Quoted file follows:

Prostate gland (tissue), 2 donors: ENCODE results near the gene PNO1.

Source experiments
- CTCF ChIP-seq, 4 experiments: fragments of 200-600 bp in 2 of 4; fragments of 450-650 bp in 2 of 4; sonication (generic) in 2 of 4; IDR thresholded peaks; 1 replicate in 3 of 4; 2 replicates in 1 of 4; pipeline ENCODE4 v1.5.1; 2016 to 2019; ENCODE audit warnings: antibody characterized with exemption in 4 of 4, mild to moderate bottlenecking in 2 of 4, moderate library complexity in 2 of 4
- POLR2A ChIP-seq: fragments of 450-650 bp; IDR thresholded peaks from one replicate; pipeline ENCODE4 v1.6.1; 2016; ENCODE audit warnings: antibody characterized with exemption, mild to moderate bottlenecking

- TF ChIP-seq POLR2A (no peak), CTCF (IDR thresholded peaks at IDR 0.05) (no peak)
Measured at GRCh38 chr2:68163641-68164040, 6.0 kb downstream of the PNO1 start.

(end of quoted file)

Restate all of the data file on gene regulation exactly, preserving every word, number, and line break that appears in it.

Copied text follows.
Prostate gland (tissue), 2 donors: ENCODE results near the gene PNO1.

Source experiments
- CTCF ChIP-seq, 4 experiments: fragments of 200-600 bp in 2 of 4; fragments of 450-650 bp in 2 of 4; sonication (generic) in 2 of 4; IDR thresholded peaks; 1 replicate in 3 of 4; 2 replicates in 1 of 4; pipeline ENCODE4 v1.5.1; 2016 to 2019; ENCODE audit warnings: antibody characterized with exemption in 4 of 4, mild to moderate bottlenecking in 2 of 4, moderate library complexity in 2 of 4
- POLR2A ChIP-seq: fragments of 450-650 bp; IDR thresholded peaks from one replicate; pipeline ENCODE4 v1.6.1; 2016; ENCODE audit warnings: antibody characterized with exemption, mild to moderate bottlenecking

- TF ChIP-seq POLR2A (no peak), CTCF (IDR thresholded peaks at IDR 0.05) (no peak)
Measured at GRCh38 chr2:68163641-68164040, 6.0 kb downstream of the PNO1 start.